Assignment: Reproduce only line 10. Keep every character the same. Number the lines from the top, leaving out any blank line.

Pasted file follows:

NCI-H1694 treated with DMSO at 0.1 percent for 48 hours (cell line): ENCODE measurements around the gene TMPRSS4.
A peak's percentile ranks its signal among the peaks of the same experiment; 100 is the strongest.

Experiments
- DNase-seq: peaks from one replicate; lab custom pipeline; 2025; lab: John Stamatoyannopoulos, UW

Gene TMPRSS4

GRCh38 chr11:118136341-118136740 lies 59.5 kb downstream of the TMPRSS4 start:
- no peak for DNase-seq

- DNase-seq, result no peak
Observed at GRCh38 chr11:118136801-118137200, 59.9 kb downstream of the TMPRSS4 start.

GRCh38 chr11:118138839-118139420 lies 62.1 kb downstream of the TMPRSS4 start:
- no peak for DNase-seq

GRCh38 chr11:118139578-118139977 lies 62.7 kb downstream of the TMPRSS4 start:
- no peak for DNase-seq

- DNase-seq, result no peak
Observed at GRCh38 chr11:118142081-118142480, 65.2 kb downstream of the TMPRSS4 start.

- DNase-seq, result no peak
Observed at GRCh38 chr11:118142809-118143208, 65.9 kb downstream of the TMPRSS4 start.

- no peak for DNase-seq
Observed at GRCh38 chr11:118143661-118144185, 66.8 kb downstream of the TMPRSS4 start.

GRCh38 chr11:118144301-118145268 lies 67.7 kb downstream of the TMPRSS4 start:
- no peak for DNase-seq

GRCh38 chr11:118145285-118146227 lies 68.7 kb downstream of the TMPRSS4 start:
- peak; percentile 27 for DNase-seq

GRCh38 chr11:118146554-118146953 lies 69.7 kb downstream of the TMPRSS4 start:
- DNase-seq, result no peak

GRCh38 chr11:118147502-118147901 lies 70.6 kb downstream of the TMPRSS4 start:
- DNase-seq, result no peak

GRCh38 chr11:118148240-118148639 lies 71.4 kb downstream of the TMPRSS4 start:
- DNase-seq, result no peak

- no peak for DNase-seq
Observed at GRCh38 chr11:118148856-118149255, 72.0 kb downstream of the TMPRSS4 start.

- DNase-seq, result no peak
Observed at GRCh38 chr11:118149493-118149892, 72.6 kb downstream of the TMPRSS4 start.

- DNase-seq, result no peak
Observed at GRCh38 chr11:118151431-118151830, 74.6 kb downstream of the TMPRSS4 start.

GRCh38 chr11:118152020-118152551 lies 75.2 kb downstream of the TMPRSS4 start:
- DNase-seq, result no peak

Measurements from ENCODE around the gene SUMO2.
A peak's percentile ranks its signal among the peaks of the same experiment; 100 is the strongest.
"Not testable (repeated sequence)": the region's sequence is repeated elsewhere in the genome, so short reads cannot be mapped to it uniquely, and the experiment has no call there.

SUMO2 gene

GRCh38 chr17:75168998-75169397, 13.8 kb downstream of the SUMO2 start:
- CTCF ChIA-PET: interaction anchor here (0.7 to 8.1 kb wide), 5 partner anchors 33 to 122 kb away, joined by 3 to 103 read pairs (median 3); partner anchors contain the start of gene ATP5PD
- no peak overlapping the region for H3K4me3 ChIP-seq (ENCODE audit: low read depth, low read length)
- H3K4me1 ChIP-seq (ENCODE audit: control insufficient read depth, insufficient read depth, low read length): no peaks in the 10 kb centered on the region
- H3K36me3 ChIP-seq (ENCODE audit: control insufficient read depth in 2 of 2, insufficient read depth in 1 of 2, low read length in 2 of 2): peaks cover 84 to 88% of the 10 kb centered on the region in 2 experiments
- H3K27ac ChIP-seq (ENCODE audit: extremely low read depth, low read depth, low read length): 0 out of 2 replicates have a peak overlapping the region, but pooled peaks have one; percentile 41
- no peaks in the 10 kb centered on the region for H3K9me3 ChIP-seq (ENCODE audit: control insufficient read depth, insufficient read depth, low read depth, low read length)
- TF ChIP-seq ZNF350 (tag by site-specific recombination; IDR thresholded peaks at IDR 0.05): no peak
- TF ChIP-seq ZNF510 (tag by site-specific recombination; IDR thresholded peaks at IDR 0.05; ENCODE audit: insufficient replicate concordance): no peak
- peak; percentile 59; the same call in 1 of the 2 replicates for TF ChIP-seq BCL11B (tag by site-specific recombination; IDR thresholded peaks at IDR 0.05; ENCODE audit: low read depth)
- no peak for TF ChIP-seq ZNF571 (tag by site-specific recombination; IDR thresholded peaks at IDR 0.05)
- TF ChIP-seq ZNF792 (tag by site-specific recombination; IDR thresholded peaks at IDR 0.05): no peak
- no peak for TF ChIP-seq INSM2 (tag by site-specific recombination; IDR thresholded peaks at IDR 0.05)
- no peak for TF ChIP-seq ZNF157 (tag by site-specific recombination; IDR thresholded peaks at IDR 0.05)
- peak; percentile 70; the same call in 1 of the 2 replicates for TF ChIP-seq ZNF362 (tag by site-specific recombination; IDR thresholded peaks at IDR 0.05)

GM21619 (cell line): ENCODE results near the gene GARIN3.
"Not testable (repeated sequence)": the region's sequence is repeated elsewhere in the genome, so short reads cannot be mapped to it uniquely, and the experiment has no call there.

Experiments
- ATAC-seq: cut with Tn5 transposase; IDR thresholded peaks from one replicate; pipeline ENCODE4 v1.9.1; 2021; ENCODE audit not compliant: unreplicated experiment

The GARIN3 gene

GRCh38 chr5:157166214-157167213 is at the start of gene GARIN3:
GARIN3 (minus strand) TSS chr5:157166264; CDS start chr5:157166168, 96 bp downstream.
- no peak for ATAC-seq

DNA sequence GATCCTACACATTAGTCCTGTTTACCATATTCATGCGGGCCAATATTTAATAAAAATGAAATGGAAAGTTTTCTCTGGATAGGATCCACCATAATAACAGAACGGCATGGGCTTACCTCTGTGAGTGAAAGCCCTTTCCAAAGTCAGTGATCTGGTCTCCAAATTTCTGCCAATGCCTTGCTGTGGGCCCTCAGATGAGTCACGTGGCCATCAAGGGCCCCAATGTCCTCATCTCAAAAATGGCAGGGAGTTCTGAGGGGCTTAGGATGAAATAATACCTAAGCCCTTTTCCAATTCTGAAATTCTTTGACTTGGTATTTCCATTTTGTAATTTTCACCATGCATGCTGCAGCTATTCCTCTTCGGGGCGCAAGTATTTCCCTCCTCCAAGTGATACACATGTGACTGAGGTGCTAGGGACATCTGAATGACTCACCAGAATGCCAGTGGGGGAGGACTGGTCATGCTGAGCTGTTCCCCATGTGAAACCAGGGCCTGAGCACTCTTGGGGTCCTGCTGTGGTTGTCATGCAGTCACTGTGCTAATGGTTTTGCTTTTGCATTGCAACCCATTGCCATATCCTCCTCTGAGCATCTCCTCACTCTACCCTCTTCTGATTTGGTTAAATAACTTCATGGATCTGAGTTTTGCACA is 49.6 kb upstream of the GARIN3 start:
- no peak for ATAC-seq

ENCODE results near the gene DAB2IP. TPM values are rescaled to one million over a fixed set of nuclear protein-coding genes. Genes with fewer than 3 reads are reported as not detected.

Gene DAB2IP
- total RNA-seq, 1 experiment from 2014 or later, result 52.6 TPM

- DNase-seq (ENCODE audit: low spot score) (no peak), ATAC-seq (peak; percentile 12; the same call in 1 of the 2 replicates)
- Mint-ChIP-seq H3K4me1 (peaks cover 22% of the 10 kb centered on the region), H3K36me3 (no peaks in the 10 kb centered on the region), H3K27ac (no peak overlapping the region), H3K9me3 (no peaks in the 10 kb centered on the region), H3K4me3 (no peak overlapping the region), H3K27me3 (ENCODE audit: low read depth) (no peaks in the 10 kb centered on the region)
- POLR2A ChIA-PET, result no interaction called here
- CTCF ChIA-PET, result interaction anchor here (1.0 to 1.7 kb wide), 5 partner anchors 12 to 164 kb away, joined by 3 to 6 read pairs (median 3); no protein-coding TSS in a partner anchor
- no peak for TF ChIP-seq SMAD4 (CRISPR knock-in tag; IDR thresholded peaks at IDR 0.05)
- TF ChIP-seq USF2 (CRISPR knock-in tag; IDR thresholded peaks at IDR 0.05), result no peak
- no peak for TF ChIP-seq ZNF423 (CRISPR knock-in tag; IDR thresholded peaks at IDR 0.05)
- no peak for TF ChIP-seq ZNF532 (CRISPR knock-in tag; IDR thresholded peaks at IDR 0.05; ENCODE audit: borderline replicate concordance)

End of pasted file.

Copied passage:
GRCh38 chr11:118138839-118139420 lies 62.1 kb downstream of the TMPRSS4 start: